| Keeping Active Helps
Irritable Bowel Patients Cope
SEATTLE (Reuters Health)
- Irritable bowel syndrome (IBS) significantly
impairs quality of life, burdens patients with high out-of-pocket
costs and causes losses in productivity, according to findings
presented Sunday at the American College of Gastroenterology's
annual meeting. However, a related study, also presented on Sunday,
found that exercise may help patients to cope with their disorder.
IBS is estimated to affect up to 20%
of the US population, primarily women, yet there is no cure or
even an effective treatment, explained lead author Dr. Mugdha
Gore, who is with Avalon Health Solutions. The condition is characterized
by a cluster of symptoms including bouts of constipation, diarrhea,
abdominal pain and bloating. The cause of the condition is unknown.
"This leads to patients trying out
numerous drugs and other treatments, much of which is paid out-of-pocket
since they are not recognized by their insurance company or HMO,"
she told Reuters Health.
Gore and colleagues conducted a survey
of members of the Intestinal Disease Foundation, a national patient
advocacy group. The questions covered topics such as disease history,
symptom frequency, healthcare utilization, medication use, out-of-pocket
expenses and impact of symptoms on productivity and functioning.
Of 657 respondents, 97% reported having
two or more consults with a healthcare professional in the last
3 months, and 75% reported four or more. Most patients said they
had used over-the-counter and prescription medications and alternative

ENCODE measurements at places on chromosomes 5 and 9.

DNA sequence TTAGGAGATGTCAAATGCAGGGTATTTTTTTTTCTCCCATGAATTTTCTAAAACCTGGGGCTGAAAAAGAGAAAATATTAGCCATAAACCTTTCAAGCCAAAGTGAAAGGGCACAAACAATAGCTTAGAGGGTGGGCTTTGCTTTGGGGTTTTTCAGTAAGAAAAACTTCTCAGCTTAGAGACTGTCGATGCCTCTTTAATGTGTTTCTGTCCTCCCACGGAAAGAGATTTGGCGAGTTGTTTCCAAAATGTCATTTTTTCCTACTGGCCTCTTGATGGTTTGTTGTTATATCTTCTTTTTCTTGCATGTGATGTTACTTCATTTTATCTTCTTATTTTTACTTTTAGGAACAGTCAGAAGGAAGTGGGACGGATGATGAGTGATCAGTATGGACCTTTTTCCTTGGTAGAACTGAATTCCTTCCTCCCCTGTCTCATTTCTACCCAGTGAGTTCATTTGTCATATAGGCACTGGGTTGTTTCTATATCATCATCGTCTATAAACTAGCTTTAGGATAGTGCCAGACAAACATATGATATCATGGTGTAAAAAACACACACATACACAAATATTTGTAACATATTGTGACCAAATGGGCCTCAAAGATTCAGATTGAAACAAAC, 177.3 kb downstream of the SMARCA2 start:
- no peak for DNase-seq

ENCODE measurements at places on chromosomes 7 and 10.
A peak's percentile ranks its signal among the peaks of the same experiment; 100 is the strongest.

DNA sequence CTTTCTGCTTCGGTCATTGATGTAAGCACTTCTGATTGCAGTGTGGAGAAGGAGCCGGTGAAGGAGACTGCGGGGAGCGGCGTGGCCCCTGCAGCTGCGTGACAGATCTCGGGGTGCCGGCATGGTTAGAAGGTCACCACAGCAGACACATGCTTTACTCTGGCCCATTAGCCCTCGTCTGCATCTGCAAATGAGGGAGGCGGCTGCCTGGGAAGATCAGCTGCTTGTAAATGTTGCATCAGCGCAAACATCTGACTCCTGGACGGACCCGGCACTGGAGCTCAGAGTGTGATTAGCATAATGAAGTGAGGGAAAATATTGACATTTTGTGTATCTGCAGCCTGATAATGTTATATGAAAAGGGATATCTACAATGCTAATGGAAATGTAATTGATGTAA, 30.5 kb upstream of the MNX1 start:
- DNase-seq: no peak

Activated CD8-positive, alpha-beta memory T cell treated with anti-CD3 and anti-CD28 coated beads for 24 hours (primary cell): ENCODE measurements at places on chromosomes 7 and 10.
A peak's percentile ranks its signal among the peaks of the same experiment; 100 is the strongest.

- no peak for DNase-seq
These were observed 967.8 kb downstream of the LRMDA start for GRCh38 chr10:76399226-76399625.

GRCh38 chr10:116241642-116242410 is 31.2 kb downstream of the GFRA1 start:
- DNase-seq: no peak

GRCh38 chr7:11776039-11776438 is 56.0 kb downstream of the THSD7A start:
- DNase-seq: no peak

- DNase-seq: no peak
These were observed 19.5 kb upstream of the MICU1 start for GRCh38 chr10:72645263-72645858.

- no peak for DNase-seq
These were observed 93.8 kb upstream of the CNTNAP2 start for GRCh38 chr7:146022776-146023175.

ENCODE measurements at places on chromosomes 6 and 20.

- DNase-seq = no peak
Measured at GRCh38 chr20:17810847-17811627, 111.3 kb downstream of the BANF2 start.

modalities, with 89% taking at least three therapies. The average
out of pocket expenditure was $258 during the past 3 months.
Of those who were employed, 39% had
missed work, 34% reported leaving early, and 33% said their productivity
was decreased during the 3 months preceding the study.
"This is still a disease that is not
taken seriously," Gore explained, "even though it impairs all
aspects of a person's life."
According to the survey, only one
third of respondents reported satisfaction with currently available
A related study found that an increase
in physical activity was associated with a better quality of life
among IBS patients, and results suggest that a higher level of
physical activity may help them manage their illness.
"Ours is the first study to look at
the role of physical activity in this population, even though
exercise has been advocated as a treatment modality," lead author
Dr. Ashok K. Tuteja told Reuters Health. "Decreased physical activity
will not increase the prevalence of IBS, but people who are more
active will have a better perception and it helps them in coping
Tuteja, who is from the University of Utah in Salt Lake City, and
colleagues performed a study that evaluated the association between
quality of life and exercise. In response to a questionnaire sent
to 1,069 employees of the Veterans Affairs Health Care System, inquiring
about bowel habits, quality of life and physical activity, 64 (9.1%)
individuals reported symptoms of IBS.
IBS patients reported lower quality
of life than patients without IBS. However, physical activity
was found to be associated with greater physical functioning and
health perception among those with IBS. The association was with
leisure activity and sports, Tuteja noted. Overall, the patients
who exercised felt better.
Reference Source 89